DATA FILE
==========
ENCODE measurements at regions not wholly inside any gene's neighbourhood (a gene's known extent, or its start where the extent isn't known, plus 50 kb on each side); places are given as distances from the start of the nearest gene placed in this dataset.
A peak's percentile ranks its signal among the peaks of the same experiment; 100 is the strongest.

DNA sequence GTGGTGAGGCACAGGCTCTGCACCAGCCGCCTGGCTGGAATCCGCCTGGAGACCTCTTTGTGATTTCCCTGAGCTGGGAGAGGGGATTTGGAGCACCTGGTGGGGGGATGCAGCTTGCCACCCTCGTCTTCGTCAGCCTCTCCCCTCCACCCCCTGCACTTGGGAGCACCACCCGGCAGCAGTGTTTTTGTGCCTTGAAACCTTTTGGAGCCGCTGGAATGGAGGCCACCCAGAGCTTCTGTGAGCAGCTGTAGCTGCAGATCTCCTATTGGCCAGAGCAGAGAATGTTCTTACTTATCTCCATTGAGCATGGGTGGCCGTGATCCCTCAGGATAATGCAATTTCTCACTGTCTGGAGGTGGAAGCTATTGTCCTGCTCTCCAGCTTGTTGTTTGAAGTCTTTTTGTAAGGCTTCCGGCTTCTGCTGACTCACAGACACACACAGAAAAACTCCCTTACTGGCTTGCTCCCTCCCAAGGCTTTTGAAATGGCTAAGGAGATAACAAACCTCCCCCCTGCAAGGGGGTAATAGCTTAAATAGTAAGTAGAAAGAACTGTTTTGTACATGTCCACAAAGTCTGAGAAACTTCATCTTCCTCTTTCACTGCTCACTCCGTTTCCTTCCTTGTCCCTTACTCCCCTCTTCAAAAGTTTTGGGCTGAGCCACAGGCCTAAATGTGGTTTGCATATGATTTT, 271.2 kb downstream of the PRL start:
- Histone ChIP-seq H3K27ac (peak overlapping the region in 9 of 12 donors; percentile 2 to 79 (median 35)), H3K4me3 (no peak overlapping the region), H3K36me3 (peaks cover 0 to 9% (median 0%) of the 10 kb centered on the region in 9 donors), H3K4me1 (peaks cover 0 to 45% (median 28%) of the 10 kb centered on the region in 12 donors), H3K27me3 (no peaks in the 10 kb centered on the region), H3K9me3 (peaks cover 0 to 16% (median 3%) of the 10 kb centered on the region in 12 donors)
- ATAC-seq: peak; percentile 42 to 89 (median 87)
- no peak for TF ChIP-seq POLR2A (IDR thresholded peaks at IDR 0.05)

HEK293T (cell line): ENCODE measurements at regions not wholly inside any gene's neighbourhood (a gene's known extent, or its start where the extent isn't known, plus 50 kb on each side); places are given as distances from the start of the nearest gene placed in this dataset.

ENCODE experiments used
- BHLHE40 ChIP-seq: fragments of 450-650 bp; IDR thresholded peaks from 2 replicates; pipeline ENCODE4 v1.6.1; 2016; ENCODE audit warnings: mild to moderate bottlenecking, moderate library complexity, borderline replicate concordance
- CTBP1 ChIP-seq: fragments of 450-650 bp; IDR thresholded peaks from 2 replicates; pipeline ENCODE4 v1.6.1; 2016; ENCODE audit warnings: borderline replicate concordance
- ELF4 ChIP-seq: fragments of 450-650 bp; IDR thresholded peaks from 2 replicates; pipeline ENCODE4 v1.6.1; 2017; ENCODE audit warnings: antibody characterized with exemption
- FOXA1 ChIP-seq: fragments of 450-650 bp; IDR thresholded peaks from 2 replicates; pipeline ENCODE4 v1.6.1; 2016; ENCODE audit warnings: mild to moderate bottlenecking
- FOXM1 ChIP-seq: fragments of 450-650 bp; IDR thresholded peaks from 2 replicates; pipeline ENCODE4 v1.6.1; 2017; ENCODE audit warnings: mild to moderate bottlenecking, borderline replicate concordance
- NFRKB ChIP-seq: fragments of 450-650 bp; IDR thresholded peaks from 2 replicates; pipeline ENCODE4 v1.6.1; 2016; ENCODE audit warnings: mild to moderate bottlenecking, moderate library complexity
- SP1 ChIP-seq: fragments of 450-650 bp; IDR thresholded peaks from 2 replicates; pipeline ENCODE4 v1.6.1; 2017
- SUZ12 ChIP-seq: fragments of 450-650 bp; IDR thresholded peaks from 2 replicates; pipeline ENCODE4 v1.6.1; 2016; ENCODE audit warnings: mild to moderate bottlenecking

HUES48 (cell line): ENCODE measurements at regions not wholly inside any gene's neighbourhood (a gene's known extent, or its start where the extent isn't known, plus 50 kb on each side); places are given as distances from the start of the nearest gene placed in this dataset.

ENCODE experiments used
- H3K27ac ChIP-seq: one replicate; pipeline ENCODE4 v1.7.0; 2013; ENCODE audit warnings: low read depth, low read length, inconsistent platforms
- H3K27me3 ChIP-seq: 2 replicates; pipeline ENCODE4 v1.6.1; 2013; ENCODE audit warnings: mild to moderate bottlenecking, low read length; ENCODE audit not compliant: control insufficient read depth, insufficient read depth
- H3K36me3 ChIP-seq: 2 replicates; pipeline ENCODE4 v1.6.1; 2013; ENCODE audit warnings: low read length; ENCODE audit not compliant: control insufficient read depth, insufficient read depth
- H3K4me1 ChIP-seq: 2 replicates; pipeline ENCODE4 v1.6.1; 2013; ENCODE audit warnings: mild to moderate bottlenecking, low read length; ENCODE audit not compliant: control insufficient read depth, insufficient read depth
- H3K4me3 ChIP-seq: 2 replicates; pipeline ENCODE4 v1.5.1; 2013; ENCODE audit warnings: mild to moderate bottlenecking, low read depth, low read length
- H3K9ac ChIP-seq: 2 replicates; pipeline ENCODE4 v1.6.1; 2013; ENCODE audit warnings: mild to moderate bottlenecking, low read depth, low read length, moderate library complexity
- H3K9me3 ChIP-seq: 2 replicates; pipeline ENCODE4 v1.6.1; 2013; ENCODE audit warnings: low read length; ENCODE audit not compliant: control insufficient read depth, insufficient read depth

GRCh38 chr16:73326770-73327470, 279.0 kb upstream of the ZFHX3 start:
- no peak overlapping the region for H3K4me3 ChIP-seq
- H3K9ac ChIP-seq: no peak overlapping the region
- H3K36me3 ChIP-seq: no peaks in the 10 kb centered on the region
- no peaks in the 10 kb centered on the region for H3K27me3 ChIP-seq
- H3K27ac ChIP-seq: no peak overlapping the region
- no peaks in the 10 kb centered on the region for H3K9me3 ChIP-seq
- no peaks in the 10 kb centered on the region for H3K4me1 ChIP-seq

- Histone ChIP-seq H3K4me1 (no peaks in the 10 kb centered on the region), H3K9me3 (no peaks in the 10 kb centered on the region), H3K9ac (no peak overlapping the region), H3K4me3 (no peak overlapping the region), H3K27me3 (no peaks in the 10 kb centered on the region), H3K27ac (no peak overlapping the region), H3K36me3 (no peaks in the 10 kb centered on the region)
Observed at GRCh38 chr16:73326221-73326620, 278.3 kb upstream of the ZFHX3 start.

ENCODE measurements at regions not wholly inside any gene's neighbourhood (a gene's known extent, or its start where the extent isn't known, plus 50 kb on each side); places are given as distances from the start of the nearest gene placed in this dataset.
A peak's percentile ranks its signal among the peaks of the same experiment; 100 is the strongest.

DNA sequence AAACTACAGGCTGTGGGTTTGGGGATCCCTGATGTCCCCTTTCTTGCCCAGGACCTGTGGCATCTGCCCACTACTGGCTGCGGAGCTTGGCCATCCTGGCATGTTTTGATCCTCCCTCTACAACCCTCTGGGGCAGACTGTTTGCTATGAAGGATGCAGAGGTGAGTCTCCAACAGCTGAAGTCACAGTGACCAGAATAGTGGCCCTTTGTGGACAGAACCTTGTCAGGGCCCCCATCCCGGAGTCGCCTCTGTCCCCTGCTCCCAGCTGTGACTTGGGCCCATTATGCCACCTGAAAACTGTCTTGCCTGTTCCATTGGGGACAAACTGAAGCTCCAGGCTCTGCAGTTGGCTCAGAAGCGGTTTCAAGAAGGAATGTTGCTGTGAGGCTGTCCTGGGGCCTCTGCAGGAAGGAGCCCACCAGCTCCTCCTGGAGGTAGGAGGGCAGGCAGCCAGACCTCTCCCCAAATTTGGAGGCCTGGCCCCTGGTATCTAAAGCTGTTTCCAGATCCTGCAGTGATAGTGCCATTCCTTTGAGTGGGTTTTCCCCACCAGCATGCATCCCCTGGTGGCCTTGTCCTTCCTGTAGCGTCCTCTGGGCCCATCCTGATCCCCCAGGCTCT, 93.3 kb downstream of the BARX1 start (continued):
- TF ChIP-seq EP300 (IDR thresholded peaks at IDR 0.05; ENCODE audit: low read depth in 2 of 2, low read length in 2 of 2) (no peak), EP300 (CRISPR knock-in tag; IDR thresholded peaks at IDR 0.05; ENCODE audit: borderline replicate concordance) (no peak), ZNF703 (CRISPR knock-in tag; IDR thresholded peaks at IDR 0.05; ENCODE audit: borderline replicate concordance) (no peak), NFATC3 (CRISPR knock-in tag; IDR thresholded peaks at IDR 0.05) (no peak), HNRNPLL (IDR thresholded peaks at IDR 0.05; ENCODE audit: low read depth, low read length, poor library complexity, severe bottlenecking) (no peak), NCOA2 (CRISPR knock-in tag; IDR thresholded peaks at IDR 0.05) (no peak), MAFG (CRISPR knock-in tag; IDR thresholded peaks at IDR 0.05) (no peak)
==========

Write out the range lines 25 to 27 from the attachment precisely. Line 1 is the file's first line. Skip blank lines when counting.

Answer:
- H3K9me3 ChIP-seq: 2 replicates; pipeline ENCODE4 v1.6.1; 2013; ENCODE audit warnings: low read length; ENCODE audit not compliant: control insufficient read depth, insufficient read depth

GRCh38 chr16:73326770-73327470, 279.0 kb upstream of the ZFHX3 start:
- no peak overlapping the region for H3K4me3 ChIP-seq